After passing a financial transparency audit by European bank inspectors, the Holy See says it is still working towards a robust and sustainable system to combat money laundering and the financing of terrorism.
The audit by Moneyval, a department of the Council of Europe, followed a request by the Holy See last year for an evaluation of its financial control systems and safeguards against criminal activity.
While the Holy See passed 9 of the 16 key tests — putting it in the same league as countries that have been working for years on their financial transparency — the inspectors called for improvement in several areas.
The financial transparency audit was most critical of the Vatican’s new financial oversight agency, the Financial Information Authority.
The inspectors said it does not appear to have the authority and resources necessary to maintain adequate oversight of the Vatican’s financial activities.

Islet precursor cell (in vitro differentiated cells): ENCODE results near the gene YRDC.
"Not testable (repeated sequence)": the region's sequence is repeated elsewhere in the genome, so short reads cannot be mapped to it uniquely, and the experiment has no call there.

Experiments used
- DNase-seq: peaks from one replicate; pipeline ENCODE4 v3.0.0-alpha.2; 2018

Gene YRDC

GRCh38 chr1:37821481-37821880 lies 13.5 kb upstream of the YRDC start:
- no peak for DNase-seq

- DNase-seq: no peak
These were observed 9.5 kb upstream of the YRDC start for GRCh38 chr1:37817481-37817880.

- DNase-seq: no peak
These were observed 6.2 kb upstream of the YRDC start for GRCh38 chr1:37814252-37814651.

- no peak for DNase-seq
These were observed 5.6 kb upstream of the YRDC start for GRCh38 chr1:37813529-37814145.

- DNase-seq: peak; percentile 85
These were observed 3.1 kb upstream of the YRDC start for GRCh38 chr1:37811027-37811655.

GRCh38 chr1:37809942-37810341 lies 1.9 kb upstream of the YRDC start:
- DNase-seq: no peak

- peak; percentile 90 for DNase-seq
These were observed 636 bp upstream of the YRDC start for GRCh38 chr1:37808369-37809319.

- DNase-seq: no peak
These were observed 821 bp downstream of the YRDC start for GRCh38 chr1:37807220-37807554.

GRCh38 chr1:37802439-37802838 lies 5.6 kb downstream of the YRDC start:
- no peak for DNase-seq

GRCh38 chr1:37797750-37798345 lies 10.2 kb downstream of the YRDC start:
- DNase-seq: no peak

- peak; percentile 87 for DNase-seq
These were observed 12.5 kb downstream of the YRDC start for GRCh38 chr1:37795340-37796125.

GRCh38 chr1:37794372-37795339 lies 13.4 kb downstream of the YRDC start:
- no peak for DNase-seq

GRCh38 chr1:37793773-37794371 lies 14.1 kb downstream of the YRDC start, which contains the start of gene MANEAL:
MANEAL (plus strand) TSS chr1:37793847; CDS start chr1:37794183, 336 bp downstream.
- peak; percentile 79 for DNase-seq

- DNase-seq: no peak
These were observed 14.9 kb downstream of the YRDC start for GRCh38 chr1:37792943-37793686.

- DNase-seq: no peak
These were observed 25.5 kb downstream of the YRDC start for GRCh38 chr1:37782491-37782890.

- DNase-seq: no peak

The report also recommended more professional oversight of the Vatican bank, the Institute for Religious Works. The inspectors “strongly recommended” that it should be independently supervised and should make rules about who is actually eligible to keep accounts there.
On the positive side, the report said the Holy See “has come a long way in a short period of time” and that many of the “building blocks” to combat money laundering are in place, even though more has to be done.
Responding to the report, the Holy See’s Undersecretary for Relations with States, Monsignor Ettore Ballestero, said the Holy See and Vatican City had been found to be “largely compliant with international standards”.
He said the Holy See had laid the foundations for “a robust and sustainable system to combat money laundering and the financing of terrorism. Now it is our wish to fully construct a building that effectively shows the Holy See’s and Vatican City State’s desire to be a reliable partner in the international community.”
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News category: World.